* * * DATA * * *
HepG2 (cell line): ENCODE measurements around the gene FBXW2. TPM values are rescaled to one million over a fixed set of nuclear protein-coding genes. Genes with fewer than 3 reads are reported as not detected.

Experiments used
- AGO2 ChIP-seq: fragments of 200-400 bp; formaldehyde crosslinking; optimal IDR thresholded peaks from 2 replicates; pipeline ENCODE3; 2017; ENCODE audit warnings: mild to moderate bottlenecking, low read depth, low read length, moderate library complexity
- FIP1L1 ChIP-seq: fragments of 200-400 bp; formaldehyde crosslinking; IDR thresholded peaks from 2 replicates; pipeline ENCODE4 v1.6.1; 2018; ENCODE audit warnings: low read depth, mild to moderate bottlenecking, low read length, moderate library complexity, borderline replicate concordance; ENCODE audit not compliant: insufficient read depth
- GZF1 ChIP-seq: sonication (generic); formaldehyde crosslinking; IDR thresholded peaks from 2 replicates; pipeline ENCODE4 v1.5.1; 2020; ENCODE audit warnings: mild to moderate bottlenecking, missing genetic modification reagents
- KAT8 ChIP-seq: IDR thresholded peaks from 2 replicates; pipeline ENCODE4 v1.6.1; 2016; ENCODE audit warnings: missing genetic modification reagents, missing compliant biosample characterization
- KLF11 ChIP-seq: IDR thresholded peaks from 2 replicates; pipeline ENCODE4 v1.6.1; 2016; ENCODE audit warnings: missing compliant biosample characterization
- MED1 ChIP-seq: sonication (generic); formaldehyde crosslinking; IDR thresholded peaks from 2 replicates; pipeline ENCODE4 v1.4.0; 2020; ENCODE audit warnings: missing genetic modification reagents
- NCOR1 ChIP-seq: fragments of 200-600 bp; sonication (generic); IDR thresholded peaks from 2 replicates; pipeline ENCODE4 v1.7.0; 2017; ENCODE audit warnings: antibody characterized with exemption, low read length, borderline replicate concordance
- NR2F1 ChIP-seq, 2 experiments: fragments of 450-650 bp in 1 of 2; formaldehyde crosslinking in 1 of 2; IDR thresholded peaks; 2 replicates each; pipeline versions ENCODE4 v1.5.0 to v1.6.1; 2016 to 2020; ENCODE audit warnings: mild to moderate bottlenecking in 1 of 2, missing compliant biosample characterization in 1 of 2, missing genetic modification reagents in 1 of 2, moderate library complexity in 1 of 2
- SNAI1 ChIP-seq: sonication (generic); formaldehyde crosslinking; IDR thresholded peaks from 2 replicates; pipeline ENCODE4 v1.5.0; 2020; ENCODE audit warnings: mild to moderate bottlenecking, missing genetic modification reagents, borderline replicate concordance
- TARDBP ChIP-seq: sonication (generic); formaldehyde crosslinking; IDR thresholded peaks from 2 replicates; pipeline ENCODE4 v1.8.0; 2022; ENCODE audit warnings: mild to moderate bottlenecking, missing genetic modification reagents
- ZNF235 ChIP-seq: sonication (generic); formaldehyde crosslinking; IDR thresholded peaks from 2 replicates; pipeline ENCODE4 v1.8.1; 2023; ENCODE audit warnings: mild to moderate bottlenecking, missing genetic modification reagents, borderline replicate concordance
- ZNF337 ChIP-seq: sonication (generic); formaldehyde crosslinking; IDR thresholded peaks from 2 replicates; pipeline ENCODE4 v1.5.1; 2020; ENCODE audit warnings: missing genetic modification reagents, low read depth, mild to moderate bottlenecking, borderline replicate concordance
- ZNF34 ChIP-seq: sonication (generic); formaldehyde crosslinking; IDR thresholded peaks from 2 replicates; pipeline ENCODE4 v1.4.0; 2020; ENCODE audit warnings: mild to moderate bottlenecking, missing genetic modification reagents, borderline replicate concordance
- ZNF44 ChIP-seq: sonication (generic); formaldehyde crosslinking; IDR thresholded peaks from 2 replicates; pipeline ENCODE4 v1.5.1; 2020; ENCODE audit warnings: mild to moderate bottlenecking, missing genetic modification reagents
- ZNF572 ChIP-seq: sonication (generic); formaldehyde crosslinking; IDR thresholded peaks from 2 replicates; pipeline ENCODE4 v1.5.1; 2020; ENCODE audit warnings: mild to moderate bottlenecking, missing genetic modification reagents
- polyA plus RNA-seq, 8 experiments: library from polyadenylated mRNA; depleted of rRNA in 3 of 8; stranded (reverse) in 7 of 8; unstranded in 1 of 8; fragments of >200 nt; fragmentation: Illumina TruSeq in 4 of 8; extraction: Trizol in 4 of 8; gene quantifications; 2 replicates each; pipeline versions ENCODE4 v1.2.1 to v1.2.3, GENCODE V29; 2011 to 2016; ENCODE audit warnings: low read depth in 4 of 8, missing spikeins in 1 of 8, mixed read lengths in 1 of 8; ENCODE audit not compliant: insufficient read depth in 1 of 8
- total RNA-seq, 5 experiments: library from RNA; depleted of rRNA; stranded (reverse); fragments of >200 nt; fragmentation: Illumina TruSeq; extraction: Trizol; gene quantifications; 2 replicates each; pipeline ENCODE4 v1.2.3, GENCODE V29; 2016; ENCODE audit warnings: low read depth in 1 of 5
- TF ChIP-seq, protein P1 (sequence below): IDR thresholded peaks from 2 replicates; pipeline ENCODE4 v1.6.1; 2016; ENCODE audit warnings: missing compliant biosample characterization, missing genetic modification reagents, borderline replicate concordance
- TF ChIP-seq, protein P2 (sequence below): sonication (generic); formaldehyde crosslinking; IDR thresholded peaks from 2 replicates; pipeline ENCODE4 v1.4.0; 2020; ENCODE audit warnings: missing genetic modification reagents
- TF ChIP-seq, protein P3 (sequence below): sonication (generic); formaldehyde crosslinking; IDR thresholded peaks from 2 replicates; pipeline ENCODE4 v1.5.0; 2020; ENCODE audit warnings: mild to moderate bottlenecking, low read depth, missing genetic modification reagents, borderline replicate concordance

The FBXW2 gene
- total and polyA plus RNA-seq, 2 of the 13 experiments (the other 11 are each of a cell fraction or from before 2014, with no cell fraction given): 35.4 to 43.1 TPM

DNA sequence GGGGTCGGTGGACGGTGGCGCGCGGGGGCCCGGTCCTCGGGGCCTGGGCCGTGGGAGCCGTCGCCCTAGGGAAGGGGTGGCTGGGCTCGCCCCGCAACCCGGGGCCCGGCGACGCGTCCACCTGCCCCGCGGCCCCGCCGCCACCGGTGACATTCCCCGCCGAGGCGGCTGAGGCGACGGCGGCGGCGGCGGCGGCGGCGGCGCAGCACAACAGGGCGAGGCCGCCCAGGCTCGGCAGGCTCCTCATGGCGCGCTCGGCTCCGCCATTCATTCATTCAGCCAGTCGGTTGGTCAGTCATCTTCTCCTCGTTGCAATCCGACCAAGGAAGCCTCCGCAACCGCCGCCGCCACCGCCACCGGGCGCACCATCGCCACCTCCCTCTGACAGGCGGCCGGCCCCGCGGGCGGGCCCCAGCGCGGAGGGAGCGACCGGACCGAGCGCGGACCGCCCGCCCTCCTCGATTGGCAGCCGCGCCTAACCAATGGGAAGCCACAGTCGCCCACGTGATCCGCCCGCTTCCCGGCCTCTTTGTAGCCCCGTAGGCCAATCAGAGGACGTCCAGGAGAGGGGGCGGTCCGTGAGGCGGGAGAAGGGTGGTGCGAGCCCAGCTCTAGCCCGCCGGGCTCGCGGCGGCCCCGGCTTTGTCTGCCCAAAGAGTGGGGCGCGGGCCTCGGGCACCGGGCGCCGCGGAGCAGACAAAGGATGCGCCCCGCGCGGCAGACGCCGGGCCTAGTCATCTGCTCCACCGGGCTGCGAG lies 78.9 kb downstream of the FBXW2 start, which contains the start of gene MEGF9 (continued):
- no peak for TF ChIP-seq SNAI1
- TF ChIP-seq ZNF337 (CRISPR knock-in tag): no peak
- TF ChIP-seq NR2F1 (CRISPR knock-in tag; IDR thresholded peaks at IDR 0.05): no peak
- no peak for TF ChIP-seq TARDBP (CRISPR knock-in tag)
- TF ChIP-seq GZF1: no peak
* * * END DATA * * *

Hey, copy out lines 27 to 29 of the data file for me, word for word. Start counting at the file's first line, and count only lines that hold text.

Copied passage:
- TF ChIP-seq ZNF337 (CRISPR knock-in tag): no peak
- TF ChIP-seq NR2F1 (CRISPR knock-in tag; IDR thresholded peaks at IDR 0.05): no peak
- no peak for TF ChIP-seq TARDBP (CRISPR knock-in tag)